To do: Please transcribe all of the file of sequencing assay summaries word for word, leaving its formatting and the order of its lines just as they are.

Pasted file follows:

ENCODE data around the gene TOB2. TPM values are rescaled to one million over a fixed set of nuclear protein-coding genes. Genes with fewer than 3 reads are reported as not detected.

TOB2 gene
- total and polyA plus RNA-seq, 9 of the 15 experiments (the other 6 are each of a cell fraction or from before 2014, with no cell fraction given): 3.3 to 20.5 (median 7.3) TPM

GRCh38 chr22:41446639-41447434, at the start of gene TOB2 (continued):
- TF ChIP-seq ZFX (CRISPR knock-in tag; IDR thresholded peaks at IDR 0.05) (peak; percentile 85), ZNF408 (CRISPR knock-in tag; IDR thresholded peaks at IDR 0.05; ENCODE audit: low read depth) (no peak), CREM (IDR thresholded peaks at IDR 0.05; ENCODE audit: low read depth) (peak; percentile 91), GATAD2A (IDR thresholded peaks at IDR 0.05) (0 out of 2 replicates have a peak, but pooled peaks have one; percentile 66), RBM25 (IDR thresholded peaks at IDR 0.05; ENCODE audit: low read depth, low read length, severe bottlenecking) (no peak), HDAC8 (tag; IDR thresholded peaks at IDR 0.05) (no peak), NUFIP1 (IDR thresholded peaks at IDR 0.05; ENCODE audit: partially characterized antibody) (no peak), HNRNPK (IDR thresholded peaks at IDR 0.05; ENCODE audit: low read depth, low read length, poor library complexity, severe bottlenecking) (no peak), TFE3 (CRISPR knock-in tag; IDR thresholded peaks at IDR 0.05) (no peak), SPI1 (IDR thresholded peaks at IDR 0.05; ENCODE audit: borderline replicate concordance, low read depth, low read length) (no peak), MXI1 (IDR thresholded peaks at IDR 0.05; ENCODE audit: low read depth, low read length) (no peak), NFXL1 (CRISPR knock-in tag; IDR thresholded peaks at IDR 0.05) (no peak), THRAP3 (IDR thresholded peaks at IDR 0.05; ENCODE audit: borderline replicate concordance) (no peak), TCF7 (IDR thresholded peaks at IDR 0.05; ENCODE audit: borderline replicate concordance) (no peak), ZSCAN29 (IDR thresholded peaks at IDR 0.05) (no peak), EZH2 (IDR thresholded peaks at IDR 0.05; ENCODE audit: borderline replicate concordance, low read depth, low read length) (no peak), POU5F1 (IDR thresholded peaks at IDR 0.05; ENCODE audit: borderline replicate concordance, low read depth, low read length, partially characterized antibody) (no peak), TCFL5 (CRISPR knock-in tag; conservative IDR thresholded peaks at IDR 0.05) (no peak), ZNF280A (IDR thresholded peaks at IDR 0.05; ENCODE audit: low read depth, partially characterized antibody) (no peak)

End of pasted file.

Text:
ENCODE data around the gene TOB2. TPM values are rescaled to one million over a fixed set of nuclear protein-coding genes. Genes with fewer than 3 reads are reported as not detected.

TOB2 gene
- total and polyA plus RNA-seq, 9 of the 15 experiments (the other 6 are each of a cell fraction or from before 2014, with no cell fraction given): 3.3 to 20.5 (median 7.3) TPM

GRCh38 chr22:41446639-41447434, at the start of gene TOB2 (continued):
- TF ChIP-seq ZFX (CRISPR knock-in tag; IDR thresholded peaks at IDR 0.05) (peak; percentile 85), ZNF408 (CRISPR knock-in tag; IDR thresholded peaks at IDR 0.05; ENCODE audit: low read depth) (no peak), CREM (IDR thresholded peaks at IDR 0.05; ENCODE audit: low read depth) (peak; percentile 91), GATAD2A (IDR thresholded peaks at IDR 0.05) (0 out of 2 replicates have a peak, but pooled peaks have one; percentile 66), RBM25 (IDR thresholded peaks at IDR 0.05; ENCODE audit: low read depth, low read length, severe bottlenecking) (no peak), HDAC8 (tag; IDR thresholded peaks at IDR 0.05) (no peak), NUFIP1 (IDR thresholded peaks at IDR 0.05; ENCODE audit: partially characterized antibody) (no peak), HNRNPK (IDR thresholded peaks at IDR 0.05; ENCODE audit: low read depth, low read length, poor library complexity, severe bottlenecking) (no peak), TFE3 (CRISPR knock-in tag; IDR thresholded peaks at IDR 0.05) (no peak), SPI1 (IDR thresholded peaks at IDR 0.05; ENCODE audit: borderline replicate concordance, low read depth, low read length) (no peak), MXI1 (IDR thresholded peaks at IDR 0.05; ENCODE audit: low read depth, low read length) (no peak), NFXL1 (CRISPR knock-in tag; IDR thresholded peaks at IDR 0.05) (no peak), THRAP3 (IDR thresholded peaks at IDR 0.05; ENCODE audit: borderline replicate concordance) (no peak), TCF7 (IDR thresholded peaks at IDR 0.05; ENCODE audit: borderline replicate concordance) (no peak), ZSCAN29 (IDR thresholded peaks at IDR 0.05) (no peak), EZH2 (IDR thresholded peaks at IDR 0.05; ENCODE audit: borderline replicate concordance, low read depth, low read length) (no peak), POU5F1 (IDR thresholded peaks at IDR 0.05; ENCODE audit: borderline replicate concordance, low read depth, low read length, partially characterized antibody) (no peak), TCFL5 (CRISPR knock-in tag; conservative IDR thresholded peaks at IDR 0.05) (no peak), ZNF280A (IDR thresholded peaks at IDR 0.05; ENCODE audit: low read depth, partially characterized antibody) (no peak)